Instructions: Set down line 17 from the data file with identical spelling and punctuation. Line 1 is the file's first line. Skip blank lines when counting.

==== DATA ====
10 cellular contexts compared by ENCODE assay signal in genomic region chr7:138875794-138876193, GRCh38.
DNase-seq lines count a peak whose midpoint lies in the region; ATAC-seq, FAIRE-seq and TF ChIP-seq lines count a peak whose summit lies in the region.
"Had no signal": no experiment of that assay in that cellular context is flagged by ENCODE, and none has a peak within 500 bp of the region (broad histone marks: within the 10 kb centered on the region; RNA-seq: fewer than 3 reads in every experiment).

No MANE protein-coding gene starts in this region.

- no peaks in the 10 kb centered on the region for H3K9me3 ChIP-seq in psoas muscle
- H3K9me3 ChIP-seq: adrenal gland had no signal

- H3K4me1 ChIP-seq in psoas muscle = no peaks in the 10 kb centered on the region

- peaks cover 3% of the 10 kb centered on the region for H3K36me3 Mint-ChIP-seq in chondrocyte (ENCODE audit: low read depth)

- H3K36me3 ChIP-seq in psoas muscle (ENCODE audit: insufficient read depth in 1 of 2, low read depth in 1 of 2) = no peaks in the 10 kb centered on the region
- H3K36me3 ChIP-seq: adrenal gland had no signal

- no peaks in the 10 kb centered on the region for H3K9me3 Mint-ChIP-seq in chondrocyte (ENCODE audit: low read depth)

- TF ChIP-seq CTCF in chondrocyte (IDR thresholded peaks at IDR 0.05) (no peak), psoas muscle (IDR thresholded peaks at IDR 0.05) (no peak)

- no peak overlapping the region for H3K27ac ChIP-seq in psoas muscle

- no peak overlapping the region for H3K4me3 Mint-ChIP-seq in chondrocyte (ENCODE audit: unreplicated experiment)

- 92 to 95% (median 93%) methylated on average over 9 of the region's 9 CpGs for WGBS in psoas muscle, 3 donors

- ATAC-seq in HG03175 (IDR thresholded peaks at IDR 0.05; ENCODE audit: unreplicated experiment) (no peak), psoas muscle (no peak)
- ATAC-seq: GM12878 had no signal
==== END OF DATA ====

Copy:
- ATAC-seq: GM12878 had no signal